Many things can affect the dose of medication that a person needs, such as body weight, other medical conditions, and other medications. If your doctor has recommended a dose different from the ones listed here, do not change the way you are using the medication without talking to your doctor.
It is important to take this medication exactly as prescribed by your doctor. If you miss a dose, take it as soon as possible and continue with your regular schedule. If it is almost time for your next dose, skip the missed dose and continue with your regular dosing schedule. Avoid taking the medication in the late afternoon or evening, as it may prevent falling asleep at your normal bedtime. Do not take a double dose to make up for a missed one. If you are not sure what to do after missing a dose, contact your doctor or pharmacist for advice.
Store this medication at room temperature, protect it from light and moisture, and keep it out of the reach of children.
Do not dispose of medications in wastewater (e.g. down the sink or in the toilet) or in household garbage. Ask your pharmacist how to dispose of medications that are no longer needed or have expired.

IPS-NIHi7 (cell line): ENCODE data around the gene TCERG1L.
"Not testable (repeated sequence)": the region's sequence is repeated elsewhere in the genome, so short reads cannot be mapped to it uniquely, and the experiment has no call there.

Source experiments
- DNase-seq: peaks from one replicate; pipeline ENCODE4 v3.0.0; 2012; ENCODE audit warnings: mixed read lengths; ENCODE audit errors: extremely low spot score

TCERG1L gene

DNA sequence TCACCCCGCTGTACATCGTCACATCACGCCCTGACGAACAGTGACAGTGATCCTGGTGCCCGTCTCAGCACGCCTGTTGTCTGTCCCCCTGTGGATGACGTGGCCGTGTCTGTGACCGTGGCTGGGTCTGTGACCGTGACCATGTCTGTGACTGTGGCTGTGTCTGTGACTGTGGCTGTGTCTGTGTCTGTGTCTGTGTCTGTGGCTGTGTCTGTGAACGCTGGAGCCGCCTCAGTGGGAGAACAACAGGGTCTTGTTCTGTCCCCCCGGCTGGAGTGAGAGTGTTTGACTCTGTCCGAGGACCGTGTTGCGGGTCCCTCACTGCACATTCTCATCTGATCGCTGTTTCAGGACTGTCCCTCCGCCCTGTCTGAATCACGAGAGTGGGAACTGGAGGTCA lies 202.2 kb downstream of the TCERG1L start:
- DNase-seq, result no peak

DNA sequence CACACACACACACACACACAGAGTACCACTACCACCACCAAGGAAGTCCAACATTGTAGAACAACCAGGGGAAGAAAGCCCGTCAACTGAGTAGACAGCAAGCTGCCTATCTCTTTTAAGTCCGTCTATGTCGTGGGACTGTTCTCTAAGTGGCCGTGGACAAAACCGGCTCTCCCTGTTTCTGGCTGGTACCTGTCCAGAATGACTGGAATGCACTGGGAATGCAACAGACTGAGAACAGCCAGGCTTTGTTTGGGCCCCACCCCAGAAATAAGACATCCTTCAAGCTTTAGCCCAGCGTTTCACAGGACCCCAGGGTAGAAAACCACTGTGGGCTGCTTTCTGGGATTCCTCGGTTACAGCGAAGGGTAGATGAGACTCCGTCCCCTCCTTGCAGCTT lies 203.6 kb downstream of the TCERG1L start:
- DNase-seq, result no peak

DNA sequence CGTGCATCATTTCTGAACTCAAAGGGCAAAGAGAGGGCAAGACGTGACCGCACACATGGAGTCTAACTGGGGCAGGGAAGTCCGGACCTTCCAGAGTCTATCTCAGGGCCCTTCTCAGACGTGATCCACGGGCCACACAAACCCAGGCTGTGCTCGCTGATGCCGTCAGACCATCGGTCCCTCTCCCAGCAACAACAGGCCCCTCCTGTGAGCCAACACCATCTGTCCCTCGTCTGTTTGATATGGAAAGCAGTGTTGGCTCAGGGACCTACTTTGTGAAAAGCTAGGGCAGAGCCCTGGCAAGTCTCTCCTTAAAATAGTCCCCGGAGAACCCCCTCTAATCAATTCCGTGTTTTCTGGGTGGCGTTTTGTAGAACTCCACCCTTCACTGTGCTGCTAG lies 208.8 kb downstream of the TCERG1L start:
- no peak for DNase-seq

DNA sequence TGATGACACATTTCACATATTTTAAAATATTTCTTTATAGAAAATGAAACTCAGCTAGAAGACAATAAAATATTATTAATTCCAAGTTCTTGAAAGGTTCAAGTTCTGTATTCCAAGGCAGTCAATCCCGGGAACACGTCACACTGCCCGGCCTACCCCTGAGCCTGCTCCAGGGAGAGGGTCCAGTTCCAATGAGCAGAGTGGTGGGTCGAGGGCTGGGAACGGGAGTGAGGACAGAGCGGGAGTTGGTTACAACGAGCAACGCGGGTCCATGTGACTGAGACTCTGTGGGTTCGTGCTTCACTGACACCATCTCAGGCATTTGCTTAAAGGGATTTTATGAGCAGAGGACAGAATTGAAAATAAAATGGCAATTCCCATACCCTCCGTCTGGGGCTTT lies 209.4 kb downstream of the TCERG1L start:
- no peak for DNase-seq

Who should NOT take this medication?
Do not take this medication if you:
- are allergic to modafinil or any ingredients of the medication
- are in an agitated state
- have severe anxiety
- are or may become pregnant
What side effects are possible with this medication?
Many medications can cause side effects. A side effect is an unwanted response to a medication when it is taken in normal doses. Side effects can be mild or severe, temporary or permanent.
The side effects listed below are not experienced by everyone who takes this medication. If you are concerned about side effects, discuss the risks and benefits of this medication with your doctor.
The following side effects have been reported by at least 1% of people taking this medication. Many of these side effects can be managed, and some may go away on their own over time.
Contact your doctor if you experience these side effects and they are severe or bothersome. Your pharmacist may be able to advise you on managing side effects.
- back pain
- sleeping difficulties
- stuffy or runny nose
- upset stomach
Although most of the side effects listed below don’t happen very often, they could lead to serious problems if you do not seek medical attention.
Check with your doctor as soon as possible if any of the following side effects occur: